William Gates was the first director of the Department in 1924, Franz Blom replaced him in 1926, and Hermann Bayer joined him in 1927. The Department attracted important participants in its research programs. Doris Zemurray Stone, who graduated from Radcliffe in 1930, joined the Department as an associate in ethnography during the 1931 academic year and subsequently was named as an associate in archaeology. She remained active in the program until 1939, when she moved with her husband Roger Thayer Stone to Costa Rica. She lived in Latin America until her father’s death in 1961, when she and her husband returned to New Orleans. Matilda Geddings Gray was associated with the Department from 1927, assembling an important collection of textiles during an expedition she led in 1935. Both of these researchers were to become major contributors and benefactors of the Department and Latin American Studies at Tulane.

In 1930, Blom presented an ambitious plan for the establishment of the Middle American Research Institute (MARI) to the Rockefeller Foundation, which dismissed them as overly ambitious. He labored throughout the 1930s to found this new institute, actively promoting plans for the construction of a new $2,000,000 building on campus modeled after the Castillo de Chichén Itzá. The fundraising campaign was authorized in 1938, but they were not to be completed. Franz Blom and Hermann Bayer were dismissed from their posts in 1940 and 1941, and only the name change took effect.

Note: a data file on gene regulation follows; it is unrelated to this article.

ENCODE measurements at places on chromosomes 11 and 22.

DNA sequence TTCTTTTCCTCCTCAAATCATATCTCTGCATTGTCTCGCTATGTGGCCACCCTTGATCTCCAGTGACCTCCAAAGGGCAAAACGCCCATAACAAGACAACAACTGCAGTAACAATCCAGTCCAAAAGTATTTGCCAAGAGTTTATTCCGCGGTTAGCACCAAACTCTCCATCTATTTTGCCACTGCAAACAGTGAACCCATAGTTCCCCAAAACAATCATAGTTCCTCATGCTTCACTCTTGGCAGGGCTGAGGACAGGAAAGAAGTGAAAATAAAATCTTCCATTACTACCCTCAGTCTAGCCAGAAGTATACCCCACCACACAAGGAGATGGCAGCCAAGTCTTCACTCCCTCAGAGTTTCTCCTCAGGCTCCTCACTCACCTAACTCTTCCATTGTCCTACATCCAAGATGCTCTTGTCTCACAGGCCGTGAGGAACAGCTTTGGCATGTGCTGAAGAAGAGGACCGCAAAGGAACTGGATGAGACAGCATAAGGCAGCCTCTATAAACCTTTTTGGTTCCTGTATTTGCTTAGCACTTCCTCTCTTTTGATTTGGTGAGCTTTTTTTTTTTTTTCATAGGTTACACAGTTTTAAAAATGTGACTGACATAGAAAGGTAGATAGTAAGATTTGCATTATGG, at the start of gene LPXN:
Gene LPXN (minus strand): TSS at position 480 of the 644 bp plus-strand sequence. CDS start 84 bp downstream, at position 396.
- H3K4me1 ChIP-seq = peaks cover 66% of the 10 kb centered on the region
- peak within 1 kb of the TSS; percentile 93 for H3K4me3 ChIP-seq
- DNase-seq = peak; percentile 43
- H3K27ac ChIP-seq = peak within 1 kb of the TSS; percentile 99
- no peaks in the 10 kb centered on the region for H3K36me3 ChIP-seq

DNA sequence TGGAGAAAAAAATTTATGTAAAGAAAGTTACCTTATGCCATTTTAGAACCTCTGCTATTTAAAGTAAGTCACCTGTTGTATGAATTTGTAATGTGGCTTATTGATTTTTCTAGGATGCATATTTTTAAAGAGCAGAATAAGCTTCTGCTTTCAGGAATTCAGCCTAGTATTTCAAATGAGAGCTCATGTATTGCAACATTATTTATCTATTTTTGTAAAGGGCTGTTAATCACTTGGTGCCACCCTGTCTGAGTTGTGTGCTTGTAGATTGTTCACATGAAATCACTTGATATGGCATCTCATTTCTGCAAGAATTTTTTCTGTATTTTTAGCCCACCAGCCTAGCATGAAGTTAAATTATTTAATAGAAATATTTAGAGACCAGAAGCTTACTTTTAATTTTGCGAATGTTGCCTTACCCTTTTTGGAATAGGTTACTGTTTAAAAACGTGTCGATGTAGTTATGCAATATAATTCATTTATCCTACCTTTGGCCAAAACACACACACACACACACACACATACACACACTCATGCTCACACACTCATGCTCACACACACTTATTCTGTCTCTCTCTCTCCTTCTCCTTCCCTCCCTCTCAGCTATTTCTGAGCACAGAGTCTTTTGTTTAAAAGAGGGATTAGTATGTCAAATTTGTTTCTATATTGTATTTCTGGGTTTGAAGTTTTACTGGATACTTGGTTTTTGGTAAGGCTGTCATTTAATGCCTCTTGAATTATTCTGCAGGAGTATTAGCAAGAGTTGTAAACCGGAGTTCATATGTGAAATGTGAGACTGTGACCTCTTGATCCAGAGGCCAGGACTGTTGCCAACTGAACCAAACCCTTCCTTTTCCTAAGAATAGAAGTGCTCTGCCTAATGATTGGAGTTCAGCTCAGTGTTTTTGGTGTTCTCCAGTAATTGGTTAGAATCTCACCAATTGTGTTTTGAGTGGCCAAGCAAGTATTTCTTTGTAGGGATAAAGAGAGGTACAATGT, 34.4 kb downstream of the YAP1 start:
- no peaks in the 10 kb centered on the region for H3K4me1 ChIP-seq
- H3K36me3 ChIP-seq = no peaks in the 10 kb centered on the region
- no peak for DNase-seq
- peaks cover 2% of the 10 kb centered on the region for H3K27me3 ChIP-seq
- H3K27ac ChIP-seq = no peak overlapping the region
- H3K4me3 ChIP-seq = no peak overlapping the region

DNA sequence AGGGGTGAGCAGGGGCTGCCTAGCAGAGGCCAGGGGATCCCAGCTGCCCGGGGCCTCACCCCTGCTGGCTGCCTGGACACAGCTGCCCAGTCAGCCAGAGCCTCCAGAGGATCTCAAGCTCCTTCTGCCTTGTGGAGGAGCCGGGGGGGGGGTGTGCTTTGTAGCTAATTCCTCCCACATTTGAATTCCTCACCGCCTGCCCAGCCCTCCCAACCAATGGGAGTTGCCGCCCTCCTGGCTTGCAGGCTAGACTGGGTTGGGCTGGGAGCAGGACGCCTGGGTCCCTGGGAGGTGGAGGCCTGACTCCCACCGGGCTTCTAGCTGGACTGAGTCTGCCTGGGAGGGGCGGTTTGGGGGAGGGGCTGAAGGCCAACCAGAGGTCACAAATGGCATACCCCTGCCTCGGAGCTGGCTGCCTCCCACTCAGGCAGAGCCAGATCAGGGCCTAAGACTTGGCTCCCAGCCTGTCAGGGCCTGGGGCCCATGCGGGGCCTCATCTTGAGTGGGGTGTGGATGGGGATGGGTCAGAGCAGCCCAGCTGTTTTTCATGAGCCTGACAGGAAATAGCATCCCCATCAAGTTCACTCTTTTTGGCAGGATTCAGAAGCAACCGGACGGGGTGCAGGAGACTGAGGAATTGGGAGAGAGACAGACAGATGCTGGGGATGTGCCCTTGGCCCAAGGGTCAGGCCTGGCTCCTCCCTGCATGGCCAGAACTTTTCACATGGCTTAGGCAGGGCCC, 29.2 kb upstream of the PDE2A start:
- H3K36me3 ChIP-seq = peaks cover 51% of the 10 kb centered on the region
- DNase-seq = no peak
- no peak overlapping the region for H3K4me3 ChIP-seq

Maurice Ries and Arthur Gropp guided MARI until 1943, when Robert Wauchope became Director. Although called to service in the Navy in 1944-46, on his return he worked to integrate the research functions of the MARI with the teaching goals of the university. He served as the first chair in 1945-1946 of the Faculty Senate Committee on Middle American Studies, which oversaw the instructional programs on Latin America in the College of Liberal Arts and Sciences. He was succeeded in 1946-47 by Professor of Spanish John Englekirk, Jr., who served through 1949-50.

Throughout the 1940s, and early 1950s, studies of Latin America expanded to include an increasing number of Tulane departments and faculty. Anthropology, history, literature, art history, political science, economics, sociology, biology, and earth sciences formed the core disciplines in the College of Liberal Arts and Sciences, while the Schools of Law, Business, Engineering, Medicine, and Public Health developed Pan-American programs as well.